Spence succeeds Nikita Lowry, who was reassigned in February. A press conference announcing Spence's hire is scheduled for 4 p.m. today at the Pan American Center.
"He'll bring an exciting brand of basketball," Saia said. "(And) his kids will graduate, which is his number one concern. And he'll run a quality program. I'm not only losing a great coach, but a good friend. He's a class act. (NMSU) is fortunate to get him."
Spence, who just completed his 18th year in college basketball, has also coached at Butler County Community College, Colby (Kansas) Junior College and Marymount College -- his alma mater. Spence's teams have captured seven league titles in 11 years. He coached former NMSU player Jenia Dimitrova at Cowley and was a rival of current UTEP coach Keith Green while Green was at Independence Community College.
Spence's hire comes days after University of Arkansas women's assistant Vic Schaefer declined NMSU's offer. Other candidates for the job included Seattle Pacific head coach Gordy Presnell; NMSU men's assistant and women's interim Elmer Chavez; and Louisiana Tech assistant Chris Long.
Spence visited Las Cruces March 31.
"I feel I've paid my dues at the junior college level," Spence, 41, said at the time. "This is kind of the next step in career progression. And I'm very impressed with the people I met with."
Spence's hire brings a close to a wild series of events that started upon Lowry being placed on administrative leave Dec. 20 for what Faison called "coaching management issues". Lowry was replaced by assistant Marlene Stollings, who guided the team to the top of the Sun Belt Conference standings before abruptly walking out -- along with assistants Joshua Pearson and Derek Jordan -- in protest of the university's handling of Lowry's administrative leave.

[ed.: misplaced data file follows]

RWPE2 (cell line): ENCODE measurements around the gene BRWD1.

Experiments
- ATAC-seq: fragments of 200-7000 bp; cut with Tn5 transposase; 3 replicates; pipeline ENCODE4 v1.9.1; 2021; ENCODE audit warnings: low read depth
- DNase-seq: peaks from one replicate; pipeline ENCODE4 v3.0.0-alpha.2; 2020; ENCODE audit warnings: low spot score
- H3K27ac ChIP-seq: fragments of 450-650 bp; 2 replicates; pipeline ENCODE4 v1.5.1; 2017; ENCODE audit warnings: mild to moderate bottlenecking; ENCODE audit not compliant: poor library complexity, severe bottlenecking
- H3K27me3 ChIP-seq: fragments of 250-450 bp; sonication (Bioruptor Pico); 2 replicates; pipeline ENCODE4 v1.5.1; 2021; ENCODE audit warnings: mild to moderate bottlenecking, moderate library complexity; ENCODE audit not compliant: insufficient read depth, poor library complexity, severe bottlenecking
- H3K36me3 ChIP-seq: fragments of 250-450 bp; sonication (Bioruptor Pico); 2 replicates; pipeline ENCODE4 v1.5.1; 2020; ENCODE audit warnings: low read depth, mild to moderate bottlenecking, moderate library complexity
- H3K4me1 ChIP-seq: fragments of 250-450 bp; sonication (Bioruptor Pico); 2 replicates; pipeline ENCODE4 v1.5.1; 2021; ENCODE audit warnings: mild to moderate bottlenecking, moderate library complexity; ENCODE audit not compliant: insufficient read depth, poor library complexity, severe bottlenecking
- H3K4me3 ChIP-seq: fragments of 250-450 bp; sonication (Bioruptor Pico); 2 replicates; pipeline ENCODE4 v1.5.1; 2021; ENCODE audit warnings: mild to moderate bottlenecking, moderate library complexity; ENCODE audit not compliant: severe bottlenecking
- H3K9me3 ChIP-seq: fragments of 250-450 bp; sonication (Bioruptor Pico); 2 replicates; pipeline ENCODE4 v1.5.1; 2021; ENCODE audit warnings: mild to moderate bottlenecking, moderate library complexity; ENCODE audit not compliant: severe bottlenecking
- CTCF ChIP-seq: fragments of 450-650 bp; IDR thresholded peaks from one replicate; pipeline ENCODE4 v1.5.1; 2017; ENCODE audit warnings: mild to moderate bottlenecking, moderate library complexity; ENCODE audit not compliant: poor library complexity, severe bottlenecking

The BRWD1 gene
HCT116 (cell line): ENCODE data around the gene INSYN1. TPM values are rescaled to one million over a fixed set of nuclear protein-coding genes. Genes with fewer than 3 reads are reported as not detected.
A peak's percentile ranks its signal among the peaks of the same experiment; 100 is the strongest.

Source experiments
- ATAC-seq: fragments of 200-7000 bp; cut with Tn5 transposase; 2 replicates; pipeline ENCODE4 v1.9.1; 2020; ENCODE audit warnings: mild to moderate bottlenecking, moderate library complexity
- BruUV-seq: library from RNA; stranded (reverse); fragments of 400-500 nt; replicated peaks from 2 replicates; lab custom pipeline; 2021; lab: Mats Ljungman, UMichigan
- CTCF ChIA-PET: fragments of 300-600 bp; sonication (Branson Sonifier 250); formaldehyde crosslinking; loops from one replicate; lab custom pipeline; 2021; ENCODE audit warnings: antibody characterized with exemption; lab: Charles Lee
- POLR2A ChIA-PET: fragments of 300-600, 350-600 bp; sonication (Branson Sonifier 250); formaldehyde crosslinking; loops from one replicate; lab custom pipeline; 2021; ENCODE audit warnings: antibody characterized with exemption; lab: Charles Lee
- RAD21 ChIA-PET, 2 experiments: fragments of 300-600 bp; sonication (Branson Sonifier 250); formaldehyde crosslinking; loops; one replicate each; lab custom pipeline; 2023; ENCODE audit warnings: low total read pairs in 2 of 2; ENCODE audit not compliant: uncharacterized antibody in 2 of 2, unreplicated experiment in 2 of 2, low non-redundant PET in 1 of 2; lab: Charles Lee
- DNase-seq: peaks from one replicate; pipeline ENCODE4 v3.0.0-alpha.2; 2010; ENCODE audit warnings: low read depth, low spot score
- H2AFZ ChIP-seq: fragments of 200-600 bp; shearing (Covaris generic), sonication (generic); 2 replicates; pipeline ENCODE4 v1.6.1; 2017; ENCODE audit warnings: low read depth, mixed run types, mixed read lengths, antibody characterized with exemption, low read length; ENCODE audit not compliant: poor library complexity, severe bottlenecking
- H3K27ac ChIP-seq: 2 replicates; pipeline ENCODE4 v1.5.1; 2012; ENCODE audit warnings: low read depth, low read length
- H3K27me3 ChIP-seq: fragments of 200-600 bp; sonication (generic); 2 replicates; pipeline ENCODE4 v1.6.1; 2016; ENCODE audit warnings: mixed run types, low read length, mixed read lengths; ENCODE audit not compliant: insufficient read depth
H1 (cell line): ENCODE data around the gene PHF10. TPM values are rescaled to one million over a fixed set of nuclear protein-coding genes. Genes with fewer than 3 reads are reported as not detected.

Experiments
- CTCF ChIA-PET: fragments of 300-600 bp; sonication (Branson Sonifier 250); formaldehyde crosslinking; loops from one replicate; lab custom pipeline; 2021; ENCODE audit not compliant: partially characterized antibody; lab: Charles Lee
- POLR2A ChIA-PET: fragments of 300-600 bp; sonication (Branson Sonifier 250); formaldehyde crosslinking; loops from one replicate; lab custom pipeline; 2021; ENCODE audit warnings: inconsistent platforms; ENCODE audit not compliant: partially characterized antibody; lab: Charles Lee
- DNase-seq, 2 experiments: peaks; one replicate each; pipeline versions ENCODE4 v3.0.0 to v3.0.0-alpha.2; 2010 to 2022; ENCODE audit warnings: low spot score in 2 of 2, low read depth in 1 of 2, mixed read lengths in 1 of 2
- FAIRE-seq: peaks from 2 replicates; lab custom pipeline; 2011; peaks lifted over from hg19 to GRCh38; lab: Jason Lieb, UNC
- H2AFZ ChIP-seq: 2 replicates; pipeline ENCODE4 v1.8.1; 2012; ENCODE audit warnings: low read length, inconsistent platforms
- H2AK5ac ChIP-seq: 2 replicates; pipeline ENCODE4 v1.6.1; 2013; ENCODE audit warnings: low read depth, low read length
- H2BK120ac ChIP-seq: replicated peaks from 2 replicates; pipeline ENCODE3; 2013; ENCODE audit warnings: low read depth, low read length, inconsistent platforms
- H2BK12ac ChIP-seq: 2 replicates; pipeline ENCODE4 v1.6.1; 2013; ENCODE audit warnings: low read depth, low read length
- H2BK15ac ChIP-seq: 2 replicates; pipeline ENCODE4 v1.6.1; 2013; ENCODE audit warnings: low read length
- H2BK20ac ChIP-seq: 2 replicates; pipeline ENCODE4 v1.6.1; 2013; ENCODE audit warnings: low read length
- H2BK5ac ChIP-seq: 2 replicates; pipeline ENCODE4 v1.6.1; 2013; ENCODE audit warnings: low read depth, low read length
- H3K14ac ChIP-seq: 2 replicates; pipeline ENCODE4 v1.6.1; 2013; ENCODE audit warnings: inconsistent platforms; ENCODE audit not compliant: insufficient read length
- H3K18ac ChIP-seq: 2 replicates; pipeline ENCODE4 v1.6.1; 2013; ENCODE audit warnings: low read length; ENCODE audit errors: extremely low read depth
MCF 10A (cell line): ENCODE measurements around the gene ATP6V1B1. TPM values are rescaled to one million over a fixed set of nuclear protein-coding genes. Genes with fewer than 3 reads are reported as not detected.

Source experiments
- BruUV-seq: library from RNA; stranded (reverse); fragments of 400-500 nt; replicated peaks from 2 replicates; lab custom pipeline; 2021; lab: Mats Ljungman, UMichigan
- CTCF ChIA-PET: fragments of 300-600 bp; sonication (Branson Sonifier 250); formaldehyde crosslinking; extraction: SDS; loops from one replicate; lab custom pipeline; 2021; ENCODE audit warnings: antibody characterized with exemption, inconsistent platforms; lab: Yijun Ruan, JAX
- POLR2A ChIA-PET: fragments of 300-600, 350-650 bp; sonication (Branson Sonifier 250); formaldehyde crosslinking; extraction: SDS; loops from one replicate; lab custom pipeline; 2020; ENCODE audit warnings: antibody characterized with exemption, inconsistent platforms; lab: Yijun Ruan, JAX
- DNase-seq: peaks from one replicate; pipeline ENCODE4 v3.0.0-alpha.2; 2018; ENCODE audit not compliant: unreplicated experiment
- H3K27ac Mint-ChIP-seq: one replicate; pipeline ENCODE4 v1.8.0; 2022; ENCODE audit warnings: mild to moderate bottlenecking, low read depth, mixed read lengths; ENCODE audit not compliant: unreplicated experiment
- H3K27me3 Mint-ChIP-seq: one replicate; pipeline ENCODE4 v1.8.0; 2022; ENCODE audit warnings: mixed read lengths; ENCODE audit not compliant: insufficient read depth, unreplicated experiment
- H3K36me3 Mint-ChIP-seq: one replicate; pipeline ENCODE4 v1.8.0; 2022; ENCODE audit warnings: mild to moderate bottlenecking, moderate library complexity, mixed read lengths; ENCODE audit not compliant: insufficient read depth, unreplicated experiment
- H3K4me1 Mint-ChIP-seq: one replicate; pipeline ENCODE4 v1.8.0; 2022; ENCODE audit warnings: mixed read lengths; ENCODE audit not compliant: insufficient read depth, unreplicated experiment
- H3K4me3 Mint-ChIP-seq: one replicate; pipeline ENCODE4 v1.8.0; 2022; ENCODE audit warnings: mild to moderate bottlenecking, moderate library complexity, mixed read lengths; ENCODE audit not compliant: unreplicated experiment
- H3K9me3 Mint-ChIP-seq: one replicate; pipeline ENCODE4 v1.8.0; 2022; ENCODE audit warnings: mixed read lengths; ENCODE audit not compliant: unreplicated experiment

Chavez was named interim coach after the departures of Stolllings, Jordan and Pearson, helping the Aggies to a first-place finish in the Sun Belt's West Division.
The strange events continued through the weekend, when Schaeffer turned down NMSU's offer -- which he confirmed Monday.
Schaefer, who has been at Arkansas for six seasons, said family was the reason for his decision.
"My decision was based on two things," Schaefer said. "I just couldn't get my wife comfortable with moving to the desert. If you've never lived there, it's quite different compared to the hills of Arkansas, the mountains and the green. And (second), (it would be difficult) being that far from her mother."
Schaefer said he is exploring the possibility of becoming the associate head women's coach at Texas A&M. Gary Blair, Schaefer's boss at Arkansas, was recently named the new women's coach at Texas A&M.